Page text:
I forgot to mention this: Note that Uke's hand is directly over her centerline at all times. It is not out to the side.

Make sure to keep pressure constant and to keep applying it as in figure 1. This is shown by the red vectors. But, do not physically move Uke in space. Pressure is now added to Uke's palm/fingers in the direction of her shoulder. Again, do not physically move her.

An axis is made by connecting the base of Uke's wrist and her shoulder. Using pressure in your hand by grabbing via the pad of your palm and first joint of your fingers, Rotate Uke's elbow around this axis. This will arc her elbow up and toward her opposite shoulder. This will also turn her body away from you slightly and hunch her back slightly. It will also prevent her from extending her other arm to strike. This is called cross-extension parallysis.

Also, the grip Nage uses is similar to one a hockey or lacross player uses to hold the stick. I call it the talky-hands. Make a hand puppet...it's like that.

Uke's hand will come off of centerline slightly, but it should be pinned to your own chest, on your centerline at this point.

I know it's confusing without pictures of it actually applied. Sorry.

Figure 3:
http://photos-625.ak.facebook.com/photos-ak-sf2p/v75/136/70/12201202/n12201202_30706625_5791.jpg

The previous pressure is not released, nor is it intensified.

All you have to do, really, is rotate around your own centerline (axis drawn from the top of your head down to your feet). Usually I will do this by rotating in the diretction of Uke's armpit. No force is neccessary. Just turn your body with Uke's hand pinned to your own chest and the rest of the lock will take care of itself.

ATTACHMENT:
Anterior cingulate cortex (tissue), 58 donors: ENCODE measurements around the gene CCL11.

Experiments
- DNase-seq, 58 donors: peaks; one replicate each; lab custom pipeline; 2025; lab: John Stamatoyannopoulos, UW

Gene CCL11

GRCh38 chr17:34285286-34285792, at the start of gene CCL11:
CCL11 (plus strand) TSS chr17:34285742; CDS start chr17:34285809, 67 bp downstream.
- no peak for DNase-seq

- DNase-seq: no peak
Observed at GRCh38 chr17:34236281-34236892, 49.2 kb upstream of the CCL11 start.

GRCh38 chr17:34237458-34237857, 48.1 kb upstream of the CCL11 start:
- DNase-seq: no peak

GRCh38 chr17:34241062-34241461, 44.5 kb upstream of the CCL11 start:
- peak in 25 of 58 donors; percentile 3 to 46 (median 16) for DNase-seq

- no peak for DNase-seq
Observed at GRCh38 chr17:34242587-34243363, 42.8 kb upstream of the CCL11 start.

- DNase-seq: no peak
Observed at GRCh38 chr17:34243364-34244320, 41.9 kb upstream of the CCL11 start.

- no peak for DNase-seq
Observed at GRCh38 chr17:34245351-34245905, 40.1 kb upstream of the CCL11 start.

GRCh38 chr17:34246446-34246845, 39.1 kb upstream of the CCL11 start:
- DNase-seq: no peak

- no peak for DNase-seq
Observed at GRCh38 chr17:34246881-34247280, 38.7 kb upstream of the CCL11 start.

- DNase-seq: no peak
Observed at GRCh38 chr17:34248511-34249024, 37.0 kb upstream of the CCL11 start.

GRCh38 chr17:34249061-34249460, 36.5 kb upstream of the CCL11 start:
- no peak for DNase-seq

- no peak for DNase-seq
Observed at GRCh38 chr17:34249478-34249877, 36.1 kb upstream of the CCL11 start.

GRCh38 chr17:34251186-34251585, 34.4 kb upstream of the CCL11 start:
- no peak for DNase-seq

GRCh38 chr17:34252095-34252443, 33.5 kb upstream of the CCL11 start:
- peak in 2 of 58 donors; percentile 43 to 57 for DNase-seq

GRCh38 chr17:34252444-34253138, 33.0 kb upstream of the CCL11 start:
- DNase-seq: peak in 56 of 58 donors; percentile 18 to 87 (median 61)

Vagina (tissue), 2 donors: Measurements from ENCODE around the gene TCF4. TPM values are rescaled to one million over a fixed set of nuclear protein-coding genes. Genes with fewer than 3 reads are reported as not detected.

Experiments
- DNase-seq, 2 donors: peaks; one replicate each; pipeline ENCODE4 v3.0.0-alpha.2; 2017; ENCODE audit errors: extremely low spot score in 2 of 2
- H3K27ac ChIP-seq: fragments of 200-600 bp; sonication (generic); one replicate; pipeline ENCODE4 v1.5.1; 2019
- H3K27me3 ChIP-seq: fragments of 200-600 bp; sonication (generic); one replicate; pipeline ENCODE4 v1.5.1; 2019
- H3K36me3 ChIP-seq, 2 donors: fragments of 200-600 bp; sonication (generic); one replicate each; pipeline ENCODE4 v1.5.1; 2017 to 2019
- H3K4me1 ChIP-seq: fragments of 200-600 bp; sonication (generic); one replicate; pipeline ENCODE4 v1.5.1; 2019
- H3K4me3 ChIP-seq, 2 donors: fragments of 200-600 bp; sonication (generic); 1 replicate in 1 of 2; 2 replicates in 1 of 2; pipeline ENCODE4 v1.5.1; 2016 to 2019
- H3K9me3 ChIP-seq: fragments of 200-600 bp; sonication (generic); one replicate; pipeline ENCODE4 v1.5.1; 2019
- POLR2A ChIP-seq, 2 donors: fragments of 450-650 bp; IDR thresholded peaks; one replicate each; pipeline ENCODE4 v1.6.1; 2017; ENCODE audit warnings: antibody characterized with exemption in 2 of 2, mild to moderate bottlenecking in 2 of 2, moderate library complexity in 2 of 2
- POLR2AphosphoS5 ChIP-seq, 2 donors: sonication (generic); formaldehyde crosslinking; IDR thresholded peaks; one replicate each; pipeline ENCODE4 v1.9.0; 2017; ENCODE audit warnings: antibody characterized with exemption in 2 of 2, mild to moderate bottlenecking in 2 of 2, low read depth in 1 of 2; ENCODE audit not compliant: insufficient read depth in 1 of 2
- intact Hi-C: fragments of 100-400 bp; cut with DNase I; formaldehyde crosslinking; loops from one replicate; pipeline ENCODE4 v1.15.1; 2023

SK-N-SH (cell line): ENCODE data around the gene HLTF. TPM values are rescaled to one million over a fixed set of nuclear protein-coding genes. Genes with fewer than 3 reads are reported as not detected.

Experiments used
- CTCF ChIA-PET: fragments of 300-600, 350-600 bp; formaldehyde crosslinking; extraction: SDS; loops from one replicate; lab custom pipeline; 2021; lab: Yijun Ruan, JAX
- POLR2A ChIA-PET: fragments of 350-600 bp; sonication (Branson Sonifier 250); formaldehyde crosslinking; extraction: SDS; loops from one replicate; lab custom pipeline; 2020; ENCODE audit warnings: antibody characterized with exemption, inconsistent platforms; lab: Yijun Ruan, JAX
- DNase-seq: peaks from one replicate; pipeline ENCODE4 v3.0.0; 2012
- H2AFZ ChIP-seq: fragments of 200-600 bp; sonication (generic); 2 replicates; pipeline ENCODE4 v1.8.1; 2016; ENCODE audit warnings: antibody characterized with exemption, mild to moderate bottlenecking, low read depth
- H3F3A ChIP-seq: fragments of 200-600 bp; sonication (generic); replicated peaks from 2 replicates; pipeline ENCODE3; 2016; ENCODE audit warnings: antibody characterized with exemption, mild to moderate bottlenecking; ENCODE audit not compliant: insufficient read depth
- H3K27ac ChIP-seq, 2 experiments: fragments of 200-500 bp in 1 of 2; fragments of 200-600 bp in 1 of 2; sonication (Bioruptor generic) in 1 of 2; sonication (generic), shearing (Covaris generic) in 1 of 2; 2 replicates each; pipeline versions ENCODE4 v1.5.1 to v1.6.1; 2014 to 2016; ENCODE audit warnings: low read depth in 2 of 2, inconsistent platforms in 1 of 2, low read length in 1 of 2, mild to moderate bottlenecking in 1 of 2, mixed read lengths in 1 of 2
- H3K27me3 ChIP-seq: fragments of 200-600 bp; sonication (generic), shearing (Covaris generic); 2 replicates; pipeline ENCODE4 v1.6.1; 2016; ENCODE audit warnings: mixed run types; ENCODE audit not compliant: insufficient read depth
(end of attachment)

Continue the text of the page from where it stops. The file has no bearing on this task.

Sometimes, I will strike the floating ribbs or some other target while simultaneously doing this.

I do not apply any upward pressure or corkscrewing motions. This only moves Uke's arm up and down and does nothing to her.

This will also apply pressure to uke's shoulder. So, be careful. Now, directing pressure, as in the first two figures, will also direct Uke. It is easy to get her up on her tippy-toes (as in Aikiage) or throw her to the ground (as in Aikisage) However, it isn't really Aiki, in the traditional sense.

Although, it wouldn't take very much to apply it in such a way, as in Daito-Ryu.

At advanced levels, you can use your center and your hips to initiate the movents. At beginning levels I use indirect (or secondary) pressure from my elbow/shoulder to create the pressure. I do not use torquing movents or twisting motions to do so. This is a common mistake.

Sorry if this was confusing or too wordy.

Any thoughts? I am by no means a master or qualified to teach, so do what you will.